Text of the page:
While Reading Bashō

      by Hayden Carruth


comparative literary economics

ō, you made
           a living writing haiku?
                      Wow! Way to go, man.

its true

The night left flowers
           of snow in my plum tree. Now
                      the wind is rising.

names in the wind

ō, I like your
           real name. Matsuo. Mr.
                      Matsuo to us.

It has a certain
           ring, no? Yes. My real name is
                      Teddy Roosevelt.

saturday morning in mundane munnsville

It’s true, ignorance was . . . well, not exactly
bliss, but at least a comfort. I didn’t know
that a millennium of complicated literary
history, Chinese and Japanese, poetry, fiction,
and copious theory, came before Bash
For years I didn’t have to study it.


The snow falls. Bash
           we are very far apart,
                      and snow is falling.

I’m almost eighty,
           and as I watch the meadow’s
                      brown grass vanishing

beneath this whiteness
           how can I not share with you
                      the poignancy of

passing time?


A long time ago
           far back in the obscurest
                      recesses of time,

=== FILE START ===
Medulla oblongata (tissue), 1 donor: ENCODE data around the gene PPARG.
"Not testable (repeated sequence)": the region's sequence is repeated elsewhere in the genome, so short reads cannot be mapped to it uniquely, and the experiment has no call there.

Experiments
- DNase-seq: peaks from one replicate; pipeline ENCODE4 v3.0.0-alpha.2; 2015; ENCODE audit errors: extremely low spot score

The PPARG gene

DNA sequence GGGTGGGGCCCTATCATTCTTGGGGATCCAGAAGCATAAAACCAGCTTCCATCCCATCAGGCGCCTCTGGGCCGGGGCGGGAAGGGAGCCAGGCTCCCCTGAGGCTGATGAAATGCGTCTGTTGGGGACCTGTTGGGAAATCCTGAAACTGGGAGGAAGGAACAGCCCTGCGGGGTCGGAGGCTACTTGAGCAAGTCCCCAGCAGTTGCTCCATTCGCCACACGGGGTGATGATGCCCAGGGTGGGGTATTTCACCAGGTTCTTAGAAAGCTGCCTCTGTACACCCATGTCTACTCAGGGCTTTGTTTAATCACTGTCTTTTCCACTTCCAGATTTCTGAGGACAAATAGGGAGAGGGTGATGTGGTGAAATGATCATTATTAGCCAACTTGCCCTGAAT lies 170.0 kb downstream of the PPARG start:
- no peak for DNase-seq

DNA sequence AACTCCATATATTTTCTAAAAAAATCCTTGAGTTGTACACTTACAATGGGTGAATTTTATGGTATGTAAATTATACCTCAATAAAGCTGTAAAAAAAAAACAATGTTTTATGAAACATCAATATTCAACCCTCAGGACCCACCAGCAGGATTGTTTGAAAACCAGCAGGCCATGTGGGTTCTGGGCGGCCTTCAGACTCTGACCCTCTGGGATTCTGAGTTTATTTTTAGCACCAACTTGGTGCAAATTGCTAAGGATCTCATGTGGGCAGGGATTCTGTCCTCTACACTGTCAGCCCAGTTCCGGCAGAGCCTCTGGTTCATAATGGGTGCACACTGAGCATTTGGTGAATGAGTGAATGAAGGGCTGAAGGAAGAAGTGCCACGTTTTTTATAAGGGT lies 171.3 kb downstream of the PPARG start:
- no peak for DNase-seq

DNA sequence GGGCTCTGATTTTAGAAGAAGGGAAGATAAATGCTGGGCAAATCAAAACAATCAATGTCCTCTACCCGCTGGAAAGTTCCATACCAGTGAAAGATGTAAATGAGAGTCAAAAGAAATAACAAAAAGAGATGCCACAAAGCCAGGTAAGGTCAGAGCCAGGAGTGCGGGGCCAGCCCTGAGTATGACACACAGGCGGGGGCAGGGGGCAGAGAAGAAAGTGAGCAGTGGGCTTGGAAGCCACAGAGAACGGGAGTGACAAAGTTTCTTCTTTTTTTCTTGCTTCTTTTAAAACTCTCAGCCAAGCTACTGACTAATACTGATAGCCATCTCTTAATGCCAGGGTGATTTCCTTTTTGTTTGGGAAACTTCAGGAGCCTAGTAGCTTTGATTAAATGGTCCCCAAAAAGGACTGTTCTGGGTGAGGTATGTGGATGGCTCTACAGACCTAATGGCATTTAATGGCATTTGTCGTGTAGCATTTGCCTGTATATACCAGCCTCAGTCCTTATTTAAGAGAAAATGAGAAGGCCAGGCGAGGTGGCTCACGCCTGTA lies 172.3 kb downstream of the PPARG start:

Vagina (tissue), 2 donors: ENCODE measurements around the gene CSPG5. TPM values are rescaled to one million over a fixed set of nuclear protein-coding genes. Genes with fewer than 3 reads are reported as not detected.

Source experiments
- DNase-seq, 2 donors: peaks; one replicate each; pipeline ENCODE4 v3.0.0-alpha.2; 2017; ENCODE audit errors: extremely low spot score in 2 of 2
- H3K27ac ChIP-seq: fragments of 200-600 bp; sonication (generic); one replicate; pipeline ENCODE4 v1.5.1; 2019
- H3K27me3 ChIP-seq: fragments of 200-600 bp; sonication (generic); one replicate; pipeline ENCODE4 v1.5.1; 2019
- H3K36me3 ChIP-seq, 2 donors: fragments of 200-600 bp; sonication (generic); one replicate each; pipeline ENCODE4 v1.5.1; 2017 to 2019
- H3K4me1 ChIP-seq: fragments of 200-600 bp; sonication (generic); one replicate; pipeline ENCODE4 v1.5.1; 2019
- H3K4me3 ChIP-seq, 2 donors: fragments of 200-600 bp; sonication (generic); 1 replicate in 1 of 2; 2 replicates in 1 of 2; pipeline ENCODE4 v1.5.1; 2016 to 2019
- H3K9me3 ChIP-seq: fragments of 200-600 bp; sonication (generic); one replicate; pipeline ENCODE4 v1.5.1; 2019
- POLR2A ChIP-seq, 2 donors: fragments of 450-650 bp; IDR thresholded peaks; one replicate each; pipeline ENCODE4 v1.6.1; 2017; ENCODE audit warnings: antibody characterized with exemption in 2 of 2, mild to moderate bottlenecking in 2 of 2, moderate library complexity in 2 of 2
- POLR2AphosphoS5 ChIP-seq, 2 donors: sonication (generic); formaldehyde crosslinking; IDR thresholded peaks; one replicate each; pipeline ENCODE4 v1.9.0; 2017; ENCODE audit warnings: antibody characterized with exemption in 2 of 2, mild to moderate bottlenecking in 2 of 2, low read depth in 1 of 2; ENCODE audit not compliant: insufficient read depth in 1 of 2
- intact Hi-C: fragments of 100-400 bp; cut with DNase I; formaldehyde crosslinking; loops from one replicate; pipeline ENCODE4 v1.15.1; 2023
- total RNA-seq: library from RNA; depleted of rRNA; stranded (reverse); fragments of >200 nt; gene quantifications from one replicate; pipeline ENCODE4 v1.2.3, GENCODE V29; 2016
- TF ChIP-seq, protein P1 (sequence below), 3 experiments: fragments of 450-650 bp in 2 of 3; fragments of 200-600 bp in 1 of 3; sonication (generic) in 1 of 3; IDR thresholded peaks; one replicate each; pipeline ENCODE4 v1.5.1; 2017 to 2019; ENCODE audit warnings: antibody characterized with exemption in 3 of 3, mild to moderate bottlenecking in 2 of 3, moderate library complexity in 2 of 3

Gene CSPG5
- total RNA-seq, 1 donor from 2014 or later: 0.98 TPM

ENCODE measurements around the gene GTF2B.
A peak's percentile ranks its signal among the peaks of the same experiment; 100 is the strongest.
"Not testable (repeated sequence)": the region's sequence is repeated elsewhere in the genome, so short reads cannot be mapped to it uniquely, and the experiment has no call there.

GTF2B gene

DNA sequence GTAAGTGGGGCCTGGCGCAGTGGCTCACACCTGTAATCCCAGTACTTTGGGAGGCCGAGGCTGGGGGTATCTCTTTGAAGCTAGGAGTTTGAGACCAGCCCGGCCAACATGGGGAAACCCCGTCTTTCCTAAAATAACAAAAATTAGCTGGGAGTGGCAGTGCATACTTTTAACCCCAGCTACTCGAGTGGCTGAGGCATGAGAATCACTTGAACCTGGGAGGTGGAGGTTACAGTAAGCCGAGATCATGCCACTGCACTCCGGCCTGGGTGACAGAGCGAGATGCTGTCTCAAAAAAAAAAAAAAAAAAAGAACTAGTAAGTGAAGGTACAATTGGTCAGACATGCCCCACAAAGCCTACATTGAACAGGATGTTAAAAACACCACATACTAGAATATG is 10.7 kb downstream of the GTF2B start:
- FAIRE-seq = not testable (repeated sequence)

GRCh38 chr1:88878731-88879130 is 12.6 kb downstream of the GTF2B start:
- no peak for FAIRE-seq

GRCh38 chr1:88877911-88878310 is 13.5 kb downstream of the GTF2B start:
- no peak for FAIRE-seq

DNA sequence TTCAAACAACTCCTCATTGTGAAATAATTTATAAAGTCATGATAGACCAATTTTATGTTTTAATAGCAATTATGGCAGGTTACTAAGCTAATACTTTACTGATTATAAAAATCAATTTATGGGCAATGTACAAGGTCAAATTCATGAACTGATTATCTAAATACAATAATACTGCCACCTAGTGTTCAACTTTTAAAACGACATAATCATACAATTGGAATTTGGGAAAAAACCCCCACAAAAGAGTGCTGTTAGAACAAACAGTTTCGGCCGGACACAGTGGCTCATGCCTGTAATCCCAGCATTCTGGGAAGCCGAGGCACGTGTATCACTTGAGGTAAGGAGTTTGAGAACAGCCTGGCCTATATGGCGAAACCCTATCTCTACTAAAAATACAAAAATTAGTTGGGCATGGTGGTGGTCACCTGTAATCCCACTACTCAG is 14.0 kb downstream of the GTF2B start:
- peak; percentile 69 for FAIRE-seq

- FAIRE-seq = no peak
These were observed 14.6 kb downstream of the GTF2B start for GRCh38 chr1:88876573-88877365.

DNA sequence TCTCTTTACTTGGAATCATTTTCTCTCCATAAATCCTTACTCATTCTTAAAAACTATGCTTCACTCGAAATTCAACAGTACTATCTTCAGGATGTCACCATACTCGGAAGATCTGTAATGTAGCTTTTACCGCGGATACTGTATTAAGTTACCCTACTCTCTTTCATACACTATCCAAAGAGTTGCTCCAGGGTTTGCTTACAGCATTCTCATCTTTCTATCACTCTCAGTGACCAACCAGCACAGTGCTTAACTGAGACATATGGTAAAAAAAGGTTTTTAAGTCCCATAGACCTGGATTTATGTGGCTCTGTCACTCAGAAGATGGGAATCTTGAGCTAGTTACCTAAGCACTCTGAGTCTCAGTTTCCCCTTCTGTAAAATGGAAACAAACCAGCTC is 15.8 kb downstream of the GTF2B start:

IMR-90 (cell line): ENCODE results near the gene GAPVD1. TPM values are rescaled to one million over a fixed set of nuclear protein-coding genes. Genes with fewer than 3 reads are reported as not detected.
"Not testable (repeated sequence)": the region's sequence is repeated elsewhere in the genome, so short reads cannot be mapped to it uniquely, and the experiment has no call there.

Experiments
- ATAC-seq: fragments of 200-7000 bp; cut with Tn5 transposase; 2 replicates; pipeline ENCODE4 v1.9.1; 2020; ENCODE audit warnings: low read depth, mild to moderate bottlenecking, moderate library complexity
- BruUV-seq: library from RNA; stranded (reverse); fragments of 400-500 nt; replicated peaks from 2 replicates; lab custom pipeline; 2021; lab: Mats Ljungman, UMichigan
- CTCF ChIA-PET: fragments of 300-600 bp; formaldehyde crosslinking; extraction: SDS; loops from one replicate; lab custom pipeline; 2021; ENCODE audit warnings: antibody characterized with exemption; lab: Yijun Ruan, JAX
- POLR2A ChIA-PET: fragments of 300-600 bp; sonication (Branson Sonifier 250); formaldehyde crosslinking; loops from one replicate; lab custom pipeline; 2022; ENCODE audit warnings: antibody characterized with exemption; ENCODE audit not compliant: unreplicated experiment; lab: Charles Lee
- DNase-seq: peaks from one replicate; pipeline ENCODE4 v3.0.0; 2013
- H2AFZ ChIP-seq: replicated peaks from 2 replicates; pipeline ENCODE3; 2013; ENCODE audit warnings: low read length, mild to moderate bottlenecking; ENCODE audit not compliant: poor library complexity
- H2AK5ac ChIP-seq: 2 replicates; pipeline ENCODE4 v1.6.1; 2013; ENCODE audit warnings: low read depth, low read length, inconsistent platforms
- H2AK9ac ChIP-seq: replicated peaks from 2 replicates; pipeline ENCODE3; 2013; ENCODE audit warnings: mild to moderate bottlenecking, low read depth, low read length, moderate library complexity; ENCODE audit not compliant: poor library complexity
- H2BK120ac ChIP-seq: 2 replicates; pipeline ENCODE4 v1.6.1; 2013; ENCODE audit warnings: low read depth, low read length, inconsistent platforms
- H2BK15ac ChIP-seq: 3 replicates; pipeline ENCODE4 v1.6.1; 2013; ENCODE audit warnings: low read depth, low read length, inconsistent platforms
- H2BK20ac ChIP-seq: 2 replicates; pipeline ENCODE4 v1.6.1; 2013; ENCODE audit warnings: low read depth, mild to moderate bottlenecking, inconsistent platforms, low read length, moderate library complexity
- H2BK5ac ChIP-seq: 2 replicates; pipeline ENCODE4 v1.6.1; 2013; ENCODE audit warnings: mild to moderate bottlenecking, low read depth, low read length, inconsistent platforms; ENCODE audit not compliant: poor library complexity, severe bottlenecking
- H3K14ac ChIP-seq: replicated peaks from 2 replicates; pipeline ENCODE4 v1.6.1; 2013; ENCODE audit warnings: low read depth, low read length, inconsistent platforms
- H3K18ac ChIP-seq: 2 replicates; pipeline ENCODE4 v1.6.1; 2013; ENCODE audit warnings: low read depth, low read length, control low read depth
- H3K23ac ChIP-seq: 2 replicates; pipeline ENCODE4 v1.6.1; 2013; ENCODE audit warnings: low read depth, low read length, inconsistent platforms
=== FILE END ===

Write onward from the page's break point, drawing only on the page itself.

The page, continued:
a poete innom-
           mable murmured his praise to
                      a twisted sapling

on a mountainside
           in Japan, and the scarcely
                      emergent human

spark of consciousness
           brightened like a gleaming leaf
                      in the forest. No

other occasion
           in all our lives has been as
                      important as this.


Neither this brilliant
           intricate flower on my
                      hibiscus nor this

clump of words can say
           anything at all. Beauty
                      and sadness guide me,

           I water the hibiscus,
                      and I play with words.

tea ceremony

I wonder, can you
           do it equally well with
                      vodka martinis


Had you air, Bashō?
           I mean enough to climb those
                      mountains? Or did you

stop every ten steps,
           leaning on your staff and gasping
                      like a fish ashore?

bad days

Another awful day. Pain everywhere.
           Exhaustion. My spleen and kidneys shaking
from the cold. And yet I was embraced by my
           stunningly beautiful woman and by this
long-dead Japanese wonder-poet. Indeed
           even on the bad days good things happen.

a wonder

How astonishing
           at ten-thirty when the fog
                      burns off and reveals

The World!

the carved stone

Where Bashō had tea
           his famous “summer grasses”
                      swish now in the wind.

summer afternoon

Buddha triumphans.
           Meditating trees. Even
                      the goldfish are still.

Excerpts from “Bashō,” part five of Doctor Jazz, Port Townsend, Washington: Copper Canyon Press, 2001, pages 91, 93–96, 99, and 104.